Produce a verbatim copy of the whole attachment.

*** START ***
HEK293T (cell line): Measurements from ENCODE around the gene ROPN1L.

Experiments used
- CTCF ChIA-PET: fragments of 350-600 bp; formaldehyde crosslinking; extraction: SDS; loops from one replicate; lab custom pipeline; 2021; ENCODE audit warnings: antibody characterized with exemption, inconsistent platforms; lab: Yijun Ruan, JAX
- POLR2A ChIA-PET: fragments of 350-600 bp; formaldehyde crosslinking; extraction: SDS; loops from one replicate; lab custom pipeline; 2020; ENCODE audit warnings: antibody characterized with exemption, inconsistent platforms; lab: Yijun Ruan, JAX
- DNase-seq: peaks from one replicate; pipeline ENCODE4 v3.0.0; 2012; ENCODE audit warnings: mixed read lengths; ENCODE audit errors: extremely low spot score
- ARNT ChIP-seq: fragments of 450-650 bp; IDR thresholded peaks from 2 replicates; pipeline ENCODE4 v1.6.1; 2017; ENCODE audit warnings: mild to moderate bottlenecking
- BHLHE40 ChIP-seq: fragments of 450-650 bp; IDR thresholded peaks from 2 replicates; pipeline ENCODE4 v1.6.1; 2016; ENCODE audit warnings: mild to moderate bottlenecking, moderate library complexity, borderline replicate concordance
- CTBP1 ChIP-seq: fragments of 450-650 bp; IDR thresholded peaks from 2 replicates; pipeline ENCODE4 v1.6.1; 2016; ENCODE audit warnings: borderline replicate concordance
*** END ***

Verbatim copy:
HEK293T (cell line): Measurements from ENCODE around the gene ROPN1L.

Experiments used
- CTCF ChIA-PET: fragments of 350-600 bp; formaldehyde crosslinking; extraction: SDS; loops from one replicate; lab custom pipeline; 2021; ENCODE audit warnings: antibody characterized with exemption, inconsistent platforms; lab: Yijun Ruan, JAX
- POLR2A ChIA-PET: fragments of 350-600 bp; formaldehyde crosslinking; extraction: SDS; loops from one replicate; lab custom pipeline; 2020; ENCODE audit warnings: antibody characterized with exemption, inconsistent platforms; lab: Yijun Ruan, JAX
- DNase-seq: peaks from one replicate; pipeline ENCODE4 v3.0.0; 2012; ENCODE audit warnings: mixed read lengths; ENCODE audit errors: extremely low spot score
- ARNT ChIP-seq: fragments of 450-650 bp; IDR thresholded peaks from 2 replicates; pipeline ENCODE4 v1.6.1; 2017; ENCODE audit warnings: mild to moderate bottlenecking
- BHLHE40 ChIP-seq: fragments of 450-650 bp; IDR thresholded peaks from 2 replicates; pipeline ENCODE4 v1.6.1; 2016; ENCODE audit warnings: mild to moderate bottlenecking, moderate library complexity, borderline replicate concordance
- CTBP1 ChIP-seq: fragments of 450-650 bp; IDR thresholded peaks from 2 replicates; pipeline ENCODE4 v1.6.1; 2016; ENCODE audit warnings: borderline replicate concordance